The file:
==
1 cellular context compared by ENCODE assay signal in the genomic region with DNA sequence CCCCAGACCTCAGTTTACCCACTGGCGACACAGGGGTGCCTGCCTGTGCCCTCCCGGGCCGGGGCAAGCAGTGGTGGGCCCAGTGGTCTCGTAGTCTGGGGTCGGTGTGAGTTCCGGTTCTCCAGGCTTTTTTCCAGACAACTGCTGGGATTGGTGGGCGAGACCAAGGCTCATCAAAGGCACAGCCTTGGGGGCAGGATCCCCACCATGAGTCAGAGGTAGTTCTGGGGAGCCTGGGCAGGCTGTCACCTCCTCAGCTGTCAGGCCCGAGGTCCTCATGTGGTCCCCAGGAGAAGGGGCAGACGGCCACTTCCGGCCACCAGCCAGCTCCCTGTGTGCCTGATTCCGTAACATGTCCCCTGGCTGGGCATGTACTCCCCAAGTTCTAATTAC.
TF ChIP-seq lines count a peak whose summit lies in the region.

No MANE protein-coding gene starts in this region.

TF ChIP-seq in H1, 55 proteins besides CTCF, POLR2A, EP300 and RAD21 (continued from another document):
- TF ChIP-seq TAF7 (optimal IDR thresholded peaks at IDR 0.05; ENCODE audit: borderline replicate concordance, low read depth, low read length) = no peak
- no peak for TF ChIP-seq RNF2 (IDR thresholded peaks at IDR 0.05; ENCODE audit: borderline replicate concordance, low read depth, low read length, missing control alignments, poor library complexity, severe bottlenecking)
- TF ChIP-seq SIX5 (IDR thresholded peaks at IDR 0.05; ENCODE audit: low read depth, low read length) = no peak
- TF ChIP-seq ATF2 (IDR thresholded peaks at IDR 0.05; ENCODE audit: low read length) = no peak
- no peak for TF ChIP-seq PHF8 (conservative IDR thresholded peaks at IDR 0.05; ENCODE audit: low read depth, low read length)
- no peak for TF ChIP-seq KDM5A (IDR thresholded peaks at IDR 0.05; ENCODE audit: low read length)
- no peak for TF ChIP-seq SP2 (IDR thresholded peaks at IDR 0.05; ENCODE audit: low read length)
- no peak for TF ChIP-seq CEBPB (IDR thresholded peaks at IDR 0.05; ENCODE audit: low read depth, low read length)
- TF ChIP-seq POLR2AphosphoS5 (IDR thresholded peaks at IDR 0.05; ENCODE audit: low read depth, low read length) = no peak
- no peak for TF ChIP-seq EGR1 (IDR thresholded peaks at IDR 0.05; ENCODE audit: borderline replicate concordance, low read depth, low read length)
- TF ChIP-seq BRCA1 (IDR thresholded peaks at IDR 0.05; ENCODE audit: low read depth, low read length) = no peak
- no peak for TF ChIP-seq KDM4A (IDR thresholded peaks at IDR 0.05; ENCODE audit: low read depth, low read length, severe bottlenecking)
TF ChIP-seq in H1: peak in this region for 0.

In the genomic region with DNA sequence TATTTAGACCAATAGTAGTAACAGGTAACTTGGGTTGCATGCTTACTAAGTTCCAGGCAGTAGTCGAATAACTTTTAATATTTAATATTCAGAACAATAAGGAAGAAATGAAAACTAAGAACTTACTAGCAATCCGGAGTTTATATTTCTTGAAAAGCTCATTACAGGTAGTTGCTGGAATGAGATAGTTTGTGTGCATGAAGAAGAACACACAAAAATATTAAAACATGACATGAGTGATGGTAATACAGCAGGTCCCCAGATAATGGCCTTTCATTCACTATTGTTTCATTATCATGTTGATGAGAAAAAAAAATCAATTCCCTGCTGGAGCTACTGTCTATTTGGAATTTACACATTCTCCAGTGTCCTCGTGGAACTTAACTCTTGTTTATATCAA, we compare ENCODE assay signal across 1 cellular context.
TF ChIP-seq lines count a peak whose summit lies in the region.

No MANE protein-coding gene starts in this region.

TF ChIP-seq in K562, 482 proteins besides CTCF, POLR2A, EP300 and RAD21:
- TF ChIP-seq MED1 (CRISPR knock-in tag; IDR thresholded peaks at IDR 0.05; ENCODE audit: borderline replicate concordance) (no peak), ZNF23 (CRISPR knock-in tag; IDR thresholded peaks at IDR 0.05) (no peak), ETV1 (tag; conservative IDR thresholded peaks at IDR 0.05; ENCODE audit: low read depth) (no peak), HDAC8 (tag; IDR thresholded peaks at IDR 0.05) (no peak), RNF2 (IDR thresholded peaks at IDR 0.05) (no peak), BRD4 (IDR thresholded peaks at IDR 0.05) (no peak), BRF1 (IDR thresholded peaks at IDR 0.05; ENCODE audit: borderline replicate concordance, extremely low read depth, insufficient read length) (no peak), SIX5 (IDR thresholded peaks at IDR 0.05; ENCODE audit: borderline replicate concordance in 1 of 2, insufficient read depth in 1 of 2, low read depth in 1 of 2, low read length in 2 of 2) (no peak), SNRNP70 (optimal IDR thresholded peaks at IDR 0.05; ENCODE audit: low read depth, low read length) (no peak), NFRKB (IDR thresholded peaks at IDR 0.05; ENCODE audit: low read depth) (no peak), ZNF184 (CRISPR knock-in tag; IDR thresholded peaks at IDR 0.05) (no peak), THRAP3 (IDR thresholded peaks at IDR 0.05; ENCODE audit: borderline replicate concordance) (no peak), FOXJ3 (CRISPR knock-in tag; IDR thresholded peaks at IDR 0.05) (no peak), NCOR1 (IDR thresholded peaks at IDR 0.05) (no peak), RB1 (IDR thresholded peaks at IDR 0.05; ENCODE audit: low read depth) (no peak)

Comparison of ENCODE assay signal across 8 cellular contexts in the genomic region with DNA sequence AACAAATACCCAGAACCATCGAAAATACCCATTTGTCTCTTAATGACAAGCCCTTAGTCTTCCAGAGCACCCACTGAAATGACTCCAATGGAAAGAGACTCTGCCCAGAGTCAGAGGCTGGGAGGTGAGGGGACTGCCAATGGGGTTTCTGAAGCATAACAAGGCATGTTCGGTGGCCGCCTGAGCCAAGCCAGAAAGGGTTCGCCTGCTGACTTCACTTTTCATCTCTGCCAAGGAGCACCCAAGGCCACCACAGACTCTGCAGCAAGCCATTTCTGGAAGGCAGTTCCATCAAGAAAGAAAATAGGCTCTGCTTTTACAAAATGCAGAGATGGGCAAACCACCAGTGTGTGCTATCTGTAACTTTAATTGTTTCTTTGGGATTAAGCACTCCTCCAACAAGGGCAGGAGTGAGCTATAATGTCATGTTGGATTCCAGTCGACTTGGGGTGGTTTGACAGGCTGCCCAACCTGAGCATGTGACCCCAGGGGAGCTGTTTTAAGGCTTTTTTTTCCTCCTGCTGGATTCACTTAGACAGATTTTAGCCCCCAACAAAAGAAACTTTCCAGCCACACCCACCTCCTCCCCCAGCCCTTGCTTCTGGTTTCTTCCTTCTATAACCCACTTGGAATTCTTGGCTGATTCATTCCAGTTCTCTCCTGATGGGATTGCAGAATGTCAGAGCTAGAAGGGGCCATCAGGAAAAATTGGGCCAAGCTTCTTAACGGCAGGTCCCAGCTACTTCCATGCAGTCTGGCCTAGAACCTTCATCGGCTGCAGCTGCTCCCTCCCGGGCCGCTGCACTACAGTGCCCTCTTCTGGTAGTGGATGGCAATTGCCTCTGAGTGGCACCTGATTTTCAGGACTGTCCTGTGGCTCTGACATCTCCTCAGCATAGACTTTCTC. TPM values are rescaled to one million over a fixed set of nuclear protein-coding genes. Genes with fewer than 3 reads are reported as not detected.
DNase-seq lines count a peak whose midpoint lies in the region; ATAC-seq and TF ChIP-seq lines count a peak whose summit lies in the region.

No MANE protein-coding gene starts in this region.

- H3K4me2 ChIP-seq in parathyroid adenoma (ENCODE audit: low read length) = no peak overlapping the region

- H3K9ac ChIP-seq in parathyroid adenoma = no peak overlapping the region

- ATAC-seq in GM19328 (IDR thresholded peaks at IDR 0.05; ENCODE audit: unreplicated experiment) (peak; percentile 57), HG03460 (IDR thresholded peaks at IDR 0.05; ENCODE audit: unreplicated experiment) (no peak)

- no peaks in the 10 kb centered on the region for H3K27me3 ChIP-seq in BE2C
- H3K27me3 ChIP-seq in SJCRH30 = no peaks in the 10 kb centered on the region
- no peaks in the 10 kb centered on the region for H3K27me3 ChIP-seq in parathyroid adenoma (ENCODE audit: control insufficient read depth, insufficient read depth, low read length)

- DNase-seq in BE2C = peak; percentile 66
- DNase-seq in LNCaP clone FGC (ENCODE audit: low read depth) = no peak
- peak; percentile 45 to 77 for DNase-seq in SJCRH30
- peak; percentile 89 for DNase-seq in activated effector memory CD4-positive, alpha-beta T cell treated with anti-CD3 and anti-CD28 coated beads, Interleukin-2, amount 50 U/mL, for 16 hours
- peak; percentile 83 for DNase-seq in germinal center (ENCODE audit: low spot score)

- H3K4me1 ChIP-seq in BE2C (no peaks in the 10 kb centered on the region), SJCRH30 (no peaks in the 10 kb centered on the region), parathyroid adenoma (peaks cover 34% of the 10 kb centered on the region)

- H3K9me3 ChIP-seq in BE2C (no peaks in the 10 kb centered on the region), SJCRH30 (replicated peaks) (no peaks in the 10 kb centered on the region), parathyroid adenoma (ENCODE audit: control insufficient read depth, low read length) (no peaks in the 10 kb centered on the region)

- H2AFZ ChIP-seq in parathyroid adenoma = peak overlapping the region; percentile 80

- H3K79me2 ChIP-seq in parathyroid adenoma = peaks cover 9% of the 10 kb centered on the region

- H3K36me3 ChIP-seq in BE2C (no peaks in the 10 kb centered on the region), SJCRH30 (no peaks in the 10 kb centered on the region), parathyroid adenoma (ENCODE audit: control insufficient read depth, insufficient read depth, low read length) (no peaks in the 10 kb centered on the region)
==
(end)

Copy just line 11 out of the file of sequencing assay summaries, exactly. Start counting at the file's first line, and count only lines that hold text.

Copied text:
- no peak for TF ChIP-seq SP2 (IDR thresholded peaks at IDR 0.05; ENCODE audit: low read length)